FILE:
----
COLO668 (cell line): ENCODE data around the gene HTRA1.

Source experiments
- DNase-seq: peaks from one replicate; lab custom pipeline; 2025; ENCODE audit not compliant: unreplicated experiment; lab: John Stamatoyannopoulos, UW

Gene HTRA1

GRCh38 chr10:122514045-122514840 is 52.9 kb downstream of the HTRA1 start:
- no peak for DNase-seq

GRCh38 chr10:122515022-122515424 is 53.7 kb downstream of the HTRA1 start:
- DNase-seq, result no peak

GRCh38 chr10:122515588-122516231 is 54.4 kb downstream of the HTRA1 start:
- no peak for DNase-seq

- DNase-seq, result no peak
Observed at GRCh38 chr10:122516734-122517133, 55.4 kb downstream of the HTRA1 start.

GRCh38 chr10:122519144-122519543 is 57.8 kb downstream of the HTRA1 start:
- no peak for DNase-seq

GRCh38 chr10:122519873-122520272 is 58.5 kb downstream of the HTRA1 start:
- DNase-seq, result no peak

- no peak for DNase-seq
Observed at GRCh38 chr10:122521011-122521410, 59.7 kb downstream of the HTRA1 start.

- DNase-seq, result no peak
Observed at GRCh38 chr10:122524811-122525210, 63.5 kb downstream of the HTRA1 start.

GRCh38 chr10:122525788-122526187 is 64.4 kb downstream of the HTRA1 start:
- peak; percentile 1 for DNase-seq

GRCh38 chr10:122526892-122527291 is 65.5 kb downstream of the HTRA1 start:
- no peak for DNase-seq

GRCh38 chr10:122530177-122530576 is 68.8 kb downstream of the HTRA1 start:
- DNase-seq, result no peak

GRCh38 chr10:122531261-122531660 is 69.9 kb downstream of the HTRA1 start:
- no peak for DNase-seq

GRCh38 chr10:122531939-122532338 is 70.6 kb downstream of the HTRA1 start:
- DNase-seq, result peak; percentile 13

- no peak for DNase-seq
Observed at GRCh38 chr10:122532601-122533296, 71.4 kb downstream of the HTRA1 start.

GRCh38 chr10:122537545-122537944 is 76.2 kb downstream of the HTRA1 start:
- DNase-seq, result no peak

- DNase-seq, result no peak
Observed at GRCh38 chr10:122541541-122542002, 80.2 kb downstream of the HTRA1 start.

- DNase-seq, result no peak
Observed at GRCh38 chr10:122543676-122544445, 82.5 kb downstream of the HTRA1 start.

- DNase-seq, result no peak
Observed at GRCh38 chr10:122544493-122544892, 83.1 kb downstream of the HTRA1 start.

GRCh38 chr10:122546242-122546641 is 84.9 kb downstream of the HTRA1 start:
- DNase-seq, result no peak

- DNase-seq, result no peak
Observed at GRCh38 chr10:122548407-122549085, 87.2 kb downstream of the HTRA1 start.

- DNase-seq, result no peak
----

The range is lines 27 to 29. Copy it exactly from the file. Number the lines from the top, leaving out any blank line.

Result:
GRCh38 chr10:122531261-122531660 is 69.9 kb downstream of the HTRA1 start:
- no peak for DNase-seq

GRCh38 chr10:122531939-122532338 is 70.6 kb downstream of the HTRA1 start: